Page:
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New Subjectivist Economic Theory and Public Finance

Author: J. PATRICK GUNNING
Published in PFM, Vol. 1 No. 3

The professional field of public finance has developed partly as a
branch of economics and partly as an extension of government. As a branch
of economics it has enjoyed the benefits of advances in that field. It has also
suffered from the errors -- some of them momentous -- in this root field. As
an extension of government, public finance has often embraced politically
advantageous ideas in spite of their contradiction of sound economic
thinking. Finally, developments in the field of public finance itself have
sometimes aided in the development of economic theory. The relationship
between economic theory, public finance, and government is quite complex.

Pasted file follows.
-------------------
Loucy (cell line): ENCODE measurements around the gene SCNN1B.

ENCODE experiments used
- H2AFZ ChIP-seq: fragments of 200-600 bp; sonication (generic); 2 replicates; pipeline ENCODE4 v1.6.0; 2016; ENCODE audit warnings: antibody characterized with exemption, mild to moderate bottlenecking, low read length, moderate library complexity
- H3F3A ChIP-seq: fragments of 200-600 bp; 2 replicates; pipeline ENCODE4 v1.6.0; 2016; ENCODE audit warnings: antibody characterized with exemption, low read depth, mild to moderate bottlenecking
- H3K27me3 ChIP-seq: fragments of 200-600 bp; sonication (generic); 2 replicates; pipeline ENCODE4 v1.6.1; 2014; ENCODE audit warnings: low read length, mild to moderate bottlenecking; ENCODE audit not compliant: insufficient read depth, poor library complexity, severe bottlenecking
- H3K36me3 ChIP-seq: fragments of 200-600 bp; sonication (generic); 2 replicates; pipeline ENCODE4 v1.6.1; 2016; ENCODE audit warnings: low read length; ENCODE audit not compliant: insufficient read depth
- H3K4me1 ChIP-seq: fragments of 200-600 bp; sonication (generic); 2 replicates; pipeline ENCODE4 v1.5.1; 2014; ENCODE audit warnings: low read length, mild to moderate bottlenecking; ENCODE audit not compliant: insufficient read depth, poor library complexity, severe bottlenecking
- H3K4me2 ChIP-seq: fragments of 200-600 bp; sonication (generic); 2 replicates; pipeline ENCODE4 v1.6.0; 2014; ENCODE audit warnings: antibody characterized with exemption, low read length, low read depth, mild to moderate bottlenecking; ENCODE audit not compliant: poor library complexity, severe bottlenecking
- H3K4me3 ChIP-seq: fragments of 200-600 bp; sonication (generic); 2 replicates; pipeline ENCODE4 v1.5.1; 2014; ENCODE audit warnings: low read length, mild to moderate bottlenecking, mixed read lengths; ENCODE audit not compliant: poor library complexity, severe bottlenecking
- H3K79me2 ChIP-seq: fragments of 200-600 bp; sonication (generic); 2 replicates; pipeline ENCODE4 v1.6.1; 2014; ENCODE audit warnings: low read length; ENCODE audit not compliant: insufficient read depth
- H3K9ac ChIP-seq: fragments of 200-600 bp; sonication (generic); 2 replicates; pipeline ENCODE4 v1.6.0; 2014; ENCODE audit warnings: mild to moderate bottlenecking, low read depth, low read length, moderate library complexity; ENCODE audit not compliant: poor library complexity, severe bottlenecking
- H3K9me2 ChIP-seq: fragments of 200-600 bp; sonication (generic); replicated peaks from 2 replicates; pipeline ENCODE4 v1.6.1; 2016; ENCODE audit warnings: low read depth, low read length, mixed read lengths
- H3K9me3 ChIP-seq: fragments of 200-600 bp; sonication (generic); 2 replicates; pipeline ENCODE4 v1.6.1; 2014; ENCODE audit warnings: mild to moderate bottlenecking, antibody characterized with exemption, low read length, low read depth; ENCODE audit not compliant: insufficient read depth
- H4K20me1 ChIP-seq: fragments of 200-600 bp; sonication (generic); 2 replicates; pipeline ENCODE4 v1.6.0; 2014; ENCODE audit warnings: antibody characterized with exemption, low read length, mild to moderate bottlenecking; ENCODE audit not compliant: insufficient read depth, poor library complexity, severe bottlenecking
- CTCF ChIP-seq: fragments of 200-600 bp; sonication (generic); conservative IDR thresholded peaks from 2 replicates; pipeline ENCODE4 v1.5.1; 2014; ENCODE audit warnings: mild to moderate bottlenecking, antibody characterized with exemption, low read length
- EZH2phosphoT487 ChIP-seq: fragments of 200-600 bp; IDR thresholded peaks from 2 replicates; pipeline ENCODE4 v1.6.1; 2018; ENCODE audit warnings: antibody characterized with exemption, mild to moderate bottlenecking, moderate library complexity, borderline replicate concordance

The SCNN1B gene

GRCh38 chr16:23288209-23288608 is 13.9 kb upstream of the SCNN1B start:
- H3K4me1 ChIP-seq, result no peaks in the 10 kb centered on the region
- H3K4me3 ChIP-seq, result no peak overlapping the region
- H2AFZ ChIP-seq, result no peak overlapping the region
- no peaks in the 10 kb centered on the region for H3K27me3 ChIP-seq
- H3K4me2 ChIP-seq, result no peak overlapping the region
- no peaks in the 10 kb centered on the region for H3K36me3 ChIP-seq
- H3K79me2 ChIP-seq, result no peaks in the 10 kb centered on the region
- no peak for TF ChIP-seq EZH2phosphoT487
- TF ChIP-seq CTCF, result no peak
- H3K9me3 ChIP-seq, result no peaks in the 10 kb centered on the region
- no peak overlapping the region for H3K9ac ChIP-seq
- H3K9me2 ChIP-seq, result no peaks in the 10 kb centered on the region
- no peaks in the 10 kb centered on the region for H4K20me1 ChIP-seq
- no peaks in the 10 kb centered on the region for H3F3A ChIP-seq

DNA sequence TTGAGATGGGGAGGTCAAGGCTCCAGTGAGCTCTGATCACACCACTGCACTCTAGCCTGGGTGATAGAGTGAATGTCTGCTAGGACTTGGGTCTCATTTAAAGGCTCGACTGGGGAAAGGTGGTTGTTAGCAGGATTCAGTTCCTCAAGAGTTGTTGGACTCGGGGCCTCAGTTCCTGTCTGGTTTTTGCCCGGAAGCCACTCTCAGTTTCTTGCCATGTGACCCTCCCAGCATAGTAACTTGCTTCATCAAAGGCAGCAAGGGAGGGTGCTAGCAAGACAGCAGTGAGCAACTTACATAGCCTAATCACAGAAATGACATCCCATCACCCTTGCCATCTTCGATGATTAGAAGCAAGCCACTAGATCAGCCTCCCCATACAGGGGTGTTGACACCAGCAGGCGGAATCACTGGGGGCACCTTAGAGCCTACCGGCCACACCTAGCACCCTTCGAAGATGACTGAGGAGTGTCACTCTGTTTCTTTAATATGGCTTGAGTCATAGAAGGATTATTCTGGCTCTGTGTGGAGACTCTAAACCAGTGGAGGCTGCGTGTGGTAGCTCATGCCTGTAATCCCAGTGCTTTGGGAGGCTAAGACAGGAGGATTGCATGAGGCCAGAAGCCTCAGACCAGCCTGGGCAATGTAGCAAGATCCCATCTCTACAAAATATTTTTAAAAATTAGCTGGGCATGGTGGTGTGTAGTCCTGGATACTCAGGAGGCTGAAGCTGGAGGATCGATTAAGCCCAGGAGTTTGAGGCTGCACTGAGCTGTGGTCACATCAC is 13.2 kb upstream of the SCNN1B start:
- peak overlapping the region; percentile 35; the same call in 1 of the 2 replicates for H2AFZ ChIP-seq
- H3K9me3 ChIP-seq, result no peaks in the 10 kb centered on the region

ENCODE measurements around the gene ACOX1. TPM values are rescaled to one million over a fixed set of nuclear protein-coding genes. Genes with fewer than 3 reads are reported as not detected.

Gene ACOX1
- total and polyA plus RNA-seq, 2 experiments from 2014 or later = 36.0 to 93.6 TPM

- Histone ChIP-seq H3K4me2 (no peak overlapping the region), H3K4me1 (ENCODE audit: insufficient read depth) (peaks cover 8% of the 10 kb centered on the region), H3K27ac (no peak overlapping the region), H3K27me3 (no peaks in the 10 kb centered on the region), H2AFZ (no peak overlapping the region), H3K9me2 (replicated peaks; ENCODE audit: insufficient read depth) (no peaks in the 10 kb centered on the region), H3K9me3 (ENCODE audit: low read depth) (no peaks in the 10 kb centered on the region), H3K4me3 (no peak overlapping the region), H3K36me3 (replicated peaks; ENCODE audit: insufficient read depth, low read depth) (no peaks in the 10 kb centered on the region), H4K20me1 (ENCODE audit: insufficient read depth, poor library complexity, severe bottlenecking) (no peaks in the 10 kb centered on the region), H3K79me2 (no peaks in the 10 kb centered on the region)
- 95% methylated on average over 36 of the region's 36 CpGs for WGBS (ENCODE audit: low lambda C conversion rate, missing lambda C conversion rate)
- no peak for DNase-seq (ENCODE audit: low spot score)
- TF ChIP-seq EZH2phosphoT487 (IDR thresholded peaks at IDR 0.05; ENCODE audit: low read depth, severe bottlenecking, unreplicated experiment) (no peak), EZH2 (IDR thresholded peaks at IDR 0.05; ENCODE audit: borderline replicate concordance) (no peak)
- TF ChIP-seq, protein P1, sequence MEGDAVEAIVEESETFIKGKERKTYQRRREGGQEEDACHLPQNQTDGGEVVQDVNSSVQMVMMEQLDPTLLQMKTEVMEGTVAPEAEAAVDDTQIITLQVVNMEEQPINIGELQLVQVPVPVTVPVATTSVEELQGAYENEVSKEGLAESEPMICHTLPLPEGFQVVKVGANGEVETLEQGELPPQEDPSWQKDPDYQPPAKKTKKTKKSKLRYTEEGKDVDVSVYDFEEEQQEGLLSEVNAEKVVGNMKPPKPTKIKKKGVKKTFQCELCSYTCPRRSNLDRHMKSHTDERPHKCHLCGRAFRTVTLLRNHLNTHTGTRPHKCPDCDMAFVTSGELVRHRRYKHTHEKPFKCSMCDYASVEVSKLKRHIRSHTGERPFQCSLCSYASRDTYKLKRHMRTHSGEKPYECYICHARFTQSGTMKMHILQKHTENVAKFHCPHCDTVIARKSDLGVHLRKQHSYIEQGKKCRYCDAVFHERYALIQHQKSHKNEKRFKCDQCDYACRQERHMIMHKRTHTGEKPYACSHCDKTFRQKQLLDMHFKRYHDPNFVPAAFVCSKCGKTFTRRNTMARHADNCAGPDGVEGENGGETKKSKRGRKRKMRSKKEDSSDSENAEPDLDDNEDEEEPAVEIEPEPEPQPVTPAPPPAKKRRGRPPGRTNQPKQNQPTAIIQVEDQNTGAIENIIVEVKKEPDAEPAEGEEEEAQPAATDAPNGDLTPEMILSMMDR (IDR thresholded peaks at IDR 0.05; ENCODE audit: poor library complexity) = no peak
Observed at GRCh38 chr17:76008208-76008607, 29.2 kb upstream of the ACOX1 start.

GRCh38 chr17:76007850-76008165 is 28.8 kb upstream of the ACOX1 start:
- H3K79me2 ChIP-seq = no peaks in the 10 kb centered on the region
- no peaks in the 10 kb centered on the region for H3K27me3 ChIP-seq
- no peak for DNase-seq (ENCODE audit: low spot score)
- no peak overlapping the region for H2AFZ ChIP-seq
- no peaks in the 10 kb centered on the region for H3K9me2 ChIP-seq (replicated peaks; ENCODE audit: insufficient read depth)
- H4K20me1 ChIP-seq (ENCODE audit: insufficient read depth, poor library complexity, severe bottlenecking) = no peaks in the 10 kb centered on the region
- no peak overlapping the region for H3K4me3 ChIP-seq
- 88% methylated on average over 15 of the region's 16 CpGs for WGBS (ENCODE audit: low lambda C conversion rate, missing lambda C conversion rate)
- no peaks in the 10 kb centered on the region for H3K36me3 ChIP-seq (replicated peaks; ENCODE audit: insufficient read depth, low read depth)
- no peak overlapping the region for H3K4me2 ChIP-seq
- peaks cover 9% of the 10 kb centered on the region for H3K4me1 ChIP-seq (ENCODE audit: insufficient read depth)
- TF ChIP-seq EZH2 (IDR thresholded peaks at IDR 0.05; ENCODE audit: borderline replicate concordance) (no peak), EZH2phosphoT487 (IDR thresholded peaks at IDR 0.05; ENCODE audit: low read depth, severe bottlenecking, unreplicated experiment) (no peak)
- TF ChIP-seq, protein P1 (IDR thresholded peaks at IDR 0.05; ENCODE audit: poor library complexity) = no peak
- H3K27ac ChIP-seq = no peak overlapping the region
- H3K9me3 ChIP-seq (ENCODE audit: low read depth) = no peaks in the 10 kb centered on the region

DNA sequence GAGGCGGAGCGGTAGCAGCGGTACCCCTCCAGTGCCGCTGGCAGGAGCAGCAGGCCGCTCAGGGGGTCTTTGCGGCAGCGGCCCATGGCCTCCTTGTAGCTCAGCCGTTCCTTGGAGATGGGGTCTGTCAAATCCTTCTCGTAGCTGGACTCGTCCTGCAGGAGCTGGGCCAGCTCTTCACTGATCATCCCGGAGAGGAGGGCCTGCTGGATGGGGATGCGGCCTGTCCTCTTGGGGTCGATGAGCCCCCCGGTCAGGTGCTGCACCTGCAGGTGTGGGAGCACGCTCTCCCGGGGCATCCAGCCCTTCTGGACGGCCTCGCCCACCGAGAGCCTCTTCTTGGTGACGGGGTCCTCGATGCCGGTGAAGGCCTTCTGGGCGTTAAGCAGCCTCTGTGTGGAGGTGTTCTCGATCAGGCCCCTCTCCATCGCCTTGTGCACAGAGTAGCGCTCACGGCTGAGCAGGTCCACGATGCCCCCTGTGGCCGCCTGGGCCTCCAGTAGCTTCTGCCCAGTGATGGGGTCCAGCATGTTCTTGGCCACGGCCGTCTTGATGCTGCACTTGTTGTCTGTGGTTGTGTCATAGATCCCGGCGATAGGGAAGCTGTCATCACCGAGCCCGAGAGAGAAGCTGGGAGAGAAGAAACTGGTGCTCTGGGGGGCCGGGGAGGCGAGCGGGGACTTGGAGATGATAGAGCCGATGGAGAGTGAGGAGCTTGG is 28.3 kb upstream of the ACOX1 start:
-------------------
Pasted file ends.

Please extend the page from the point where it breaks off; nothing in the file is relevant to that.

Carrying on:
The purpose of this paper is to appraise the developments in the
history of public finance in light of the influence of economic theory and
politics. For the purpose of the paper, economic theory refers to the what
the author has "new subjectivism. The new subjectivism is the method of
economics discovered by economists who are now called "neoclassical."
From the viewpoint of the new subjectivism, public finance is the study of
how various forms of government action effect entrepreneurship.

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